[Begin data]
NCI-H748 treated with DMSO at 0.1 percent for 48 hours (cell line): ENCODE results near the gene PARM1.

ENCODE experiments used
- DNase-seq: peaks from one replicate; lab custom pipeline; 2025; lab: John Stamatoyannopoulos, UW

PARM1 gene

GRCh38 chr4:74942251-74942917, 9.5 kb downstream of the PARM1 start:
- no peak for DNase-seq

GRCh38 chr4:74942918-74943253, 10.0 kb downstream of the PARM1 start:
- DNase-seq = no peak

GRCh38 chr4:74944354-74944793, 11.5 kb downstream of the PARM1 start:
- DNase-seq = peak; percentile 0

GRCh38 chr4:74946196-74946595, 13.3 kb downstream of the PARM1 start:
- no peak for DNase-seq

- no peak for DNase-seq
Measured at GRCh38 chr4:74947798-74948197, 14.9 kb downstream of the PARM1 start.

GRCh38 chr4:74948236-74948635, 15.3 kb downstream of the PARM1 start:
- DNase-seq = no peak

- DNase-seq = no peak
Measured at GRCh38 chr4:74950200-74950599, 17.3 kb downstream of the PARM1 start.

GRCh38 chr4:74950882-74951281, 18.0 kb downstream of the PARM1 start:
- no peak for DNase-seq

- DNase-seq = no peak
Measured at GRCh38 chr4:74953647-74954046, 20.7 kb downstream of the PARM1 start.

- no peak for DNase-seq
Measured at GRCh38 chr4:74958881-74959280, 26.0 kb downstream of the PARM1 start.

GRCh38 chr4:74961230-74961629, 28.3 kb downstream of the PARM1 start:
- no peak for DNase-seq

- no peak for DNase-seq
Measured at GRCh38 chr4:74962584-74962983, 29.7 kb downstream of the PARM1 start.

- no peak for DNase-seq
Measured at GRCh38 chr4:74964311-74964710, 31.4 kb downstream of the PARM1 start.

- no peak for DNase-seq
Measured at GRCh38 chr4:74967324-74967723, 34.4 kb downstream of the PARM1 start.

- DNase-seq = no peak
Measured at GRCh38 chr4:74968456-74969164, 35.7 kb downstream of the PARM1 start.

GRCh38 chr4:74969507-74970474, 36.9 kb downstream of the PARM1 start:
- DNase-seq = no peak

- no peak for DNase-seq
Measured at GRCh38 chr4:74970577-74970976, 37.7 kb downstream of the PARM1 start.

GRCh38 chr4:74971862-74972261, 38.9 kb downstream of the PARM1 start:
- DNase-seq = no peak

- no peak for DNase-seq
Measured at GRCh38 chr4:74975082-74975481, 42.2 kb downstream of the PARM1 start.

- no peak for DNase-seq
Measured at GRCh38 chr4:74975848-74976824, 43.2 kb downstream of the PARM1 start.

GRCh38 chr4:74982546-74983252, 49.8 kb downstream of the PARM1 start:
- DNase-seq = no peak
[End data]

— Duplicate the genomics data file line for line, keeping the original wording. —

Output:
NCI-H748 treated with DMSO at 0.1 percent for 48 hours (cell line): ENCODE results near the gene PARM1.

ENCODE experiments used
- DNase-seq: peaks from one replicate; lab custom pipeline; 2025; lab: John Stamatoyannopoulos, UW

PARM1 gene

GRCh38 chr4:74942251-74942917, 9.5 kb downstream of the PARM1 start:
- no peak for DNase-seq

GRCh38 chr4:74942918-74943253, 10.0 kb downstream of the PARM1 start:
- DNase-seq = no peak

GRCh38 chr4:74944354-74944793, 11.5 kb downstream of the PARM1 start:
- DNase-seq = peak; percentile 0

GRCh38 chr4:74946196-74946595, 13.3 kb downstream of the PARM1 start:
- no peak for DNase-seq

- no peak for DNase-seq
Measured at GRCh38 chr4:74947798-74948197, 14.9 kb downstream of the PARM1 start.

GRCh38 chr4:74948236-74948635, 15.3 kb downstream of the PARM1 start:
- DNase-seq = no peak

- DNase-seq = no peak
Measured at GRCh38 chr4:74950200-74950599, 17.3 kb downstream of the PARM1 start.

GRCh38 chr4:74950882-74951281, 18.0 kb downstream of the PARM1 start:
- no peak for DNase-seq

- DNase-seq = no peak
Measured at GRCh38 chr4:74953647-74954046, 20.7 kb downstream of the PARM1 start.

- no peak for DNase-seq
Measured at GRCh38 chr4:74958881-74959280, 26.0 kb downstream of the PARM1 start.

GRCh38 chr4:74961230-74961629, 28.3 kb downstream of the PARM1 start:
- no peak for DNase-seq

- no peak for DNase-seq
Measured at GRCh38 chr4:74962584-74962983, 29.7 kb downstream of the PARM1 start.

- no peak for DNase-seq
Measured at GRCh38 chr4:74964311-74964710, 31.4 kb downstream of the PARM1 start.

- no peak for DNase-seq
Measured at GRCh38 chr4:74967324-74967723, 34.4 kb downstream of the PARM1 start.

- DNase-seq = no peak
Measured at GRCh38 chr4:74968456-74969164, 35.7 kb downstream of the PARM1 start.

GRCh38 chr4:74969507-74970474, 36.9 kb downstream of the PARM1 start:
- DNase-seq = no peak

- no peak for DNase-seq
Measured at GRCh38 chr4:74970577-74970976, 37.7 kb downstream of the PARM1 start.

GRCh38 chr4:74971862-74972261, 38.9 kb downstream of the PARM1 start:
- DNase-seq = no peak

- no peak for DNase-seq
Measured at GRCh38 chr4:74975082-74975481, 42.2 kb downstream of the PARM1 start.

- no peak for DNase-seq
Measured at GRCh38 chr4:74975848-74976824, 43.2 kb downstream of the PARM1 start.

GRCh38 chr4:74982546-74983252, 49.8 kb downstream of the PARM1 start:
- DNase-seq = no peak